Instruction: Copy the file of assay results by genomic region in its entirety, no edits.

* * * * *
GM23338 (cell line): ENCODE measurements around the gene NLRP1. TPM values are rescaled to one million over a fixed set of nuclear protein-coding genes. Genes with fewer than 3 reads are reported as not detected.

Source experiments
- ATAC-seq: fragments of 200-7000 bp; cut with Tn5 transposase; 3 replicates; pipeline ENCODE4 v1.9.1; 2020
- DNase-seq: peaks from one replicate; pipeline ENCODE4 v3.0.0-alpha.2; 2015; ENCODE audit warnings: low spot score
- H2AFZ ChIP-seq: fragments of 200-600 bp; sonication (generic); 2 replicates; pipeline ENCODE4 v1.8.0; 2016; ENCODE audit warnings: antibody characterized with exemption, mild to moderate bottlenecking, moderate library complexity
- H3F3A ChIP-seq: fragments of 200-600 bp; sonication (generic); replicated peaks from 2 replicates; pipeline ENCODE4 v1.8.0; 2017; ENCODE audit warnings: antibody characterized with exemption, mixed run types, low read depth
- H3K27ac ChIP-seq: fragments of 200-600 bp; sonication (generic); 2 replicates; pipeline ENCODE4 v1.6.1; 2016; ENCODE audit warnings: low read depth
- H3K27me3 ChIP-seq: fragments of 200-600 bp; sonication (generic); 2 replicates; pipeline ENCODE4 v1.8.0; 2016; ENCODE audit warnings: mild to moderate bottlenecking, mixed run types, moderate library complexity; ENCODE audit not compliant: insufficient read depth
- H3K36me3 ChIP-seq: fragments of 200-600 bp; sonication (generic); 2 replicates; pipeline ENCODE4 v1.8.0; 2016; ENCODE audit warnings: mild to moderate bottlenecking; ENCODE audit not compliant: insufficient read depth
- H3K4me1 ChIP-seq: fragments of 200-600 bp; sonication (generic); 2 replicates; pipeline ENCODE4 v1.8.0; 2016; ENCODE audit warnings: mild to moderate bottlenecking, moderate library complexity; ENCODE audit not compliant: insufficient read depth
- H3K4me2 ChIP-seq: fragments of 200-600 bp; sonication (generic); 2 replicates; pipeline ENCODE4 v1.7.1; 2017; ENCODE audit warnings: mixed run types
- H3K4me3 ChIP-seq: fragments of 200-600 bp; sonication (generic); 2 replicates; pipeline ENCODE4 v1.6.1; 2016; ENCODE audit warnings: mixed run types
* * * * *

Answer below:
GM23338 (cell line): ENCODE measurements around the gene NLRP1. TPM values are rescaled to one million over a fixed set of nuclear protein-coding genes. Genes with fewer than 3 reads are reported as not detected.

Source experiments
- ATAC-seq: fragments of 200-7000 bp; cut with Tn5 transposase; 3 replicates; pipeline ENCODE4 v1.9.1; 2020
- DNase-seq: peaks from one replicate; pipeline ENCODE4 v3.0.0-alpha.2; 2015; ENCODE audit warnings: low spot score
- H2AFZ ChIP-seq: fragments of 200-600 bp; sonication (generic); 2 replicates; pipeline ENCODE4 v1.8.0; 2016; ENCODE audit warnings: antibody characterized with exemption, mild to moderate bottlenecking, moderate library complexity
- H3F3A ChIP-seq: fragments of 200-600 bp; sonication (generic); replicated peaks from 2 replicates; pipeline ENCODE4 v1.8.0; 2017; ENCODE audit warnings: antibody characterized with exemption, mixed run types, low read depth
- H3K27ac ChIP-seq: fragments of 200-600 bp; sonication (generic); 2 replicates; pipeline ENCODE4 v1.6.1; 2016; ENCODE audit warnings: low read depth
- H3K27me3 ChIP-seq: fragments of 200-600 bp; sonication (generic); 2 replicates; pipeline ENCODE4 v1.8.0; 2016; ENCODE audit warnings: mild to moderate bottlenecking, mixed run types, moderate library complexity; ENCODE audit not compliant: insufficient read depth
- H3K36me3 ChIP-seq: fragments of 200-600 bp; sonication (generic); 2 replicates; pipeline ENCODE4 v1.8.0; 2016; ENCODE audit warnings: mild to moderate bottlenecking; ENCODE audit not compliant: insufficient read depth
- H3K4me1 ChIP-seq: fragments of 200-600 bp; sonication (generic); 2 replicates; pipeline ENCODE4 v1.8.0; 2016; ENCODE audit warnings: mild to moderate bottlenecking, moderate library complexity; ENCODE audit not compliant: insufficient read depth
- H3K4me2 ChIP-seq: fragments of 200-600 bp; sonication (generic); 2 replicates; pipeline ENCODE4 v1.7.1; 2017; ENCODE audit warnings: mixed run types
- H3K4me3 ChIP-seq: fragments of 200-600 bp; sonication (generic); 2 replicates; pipeline ENCODE4 v1.6.1; 2016; ENCODE audit warnings: mixed run types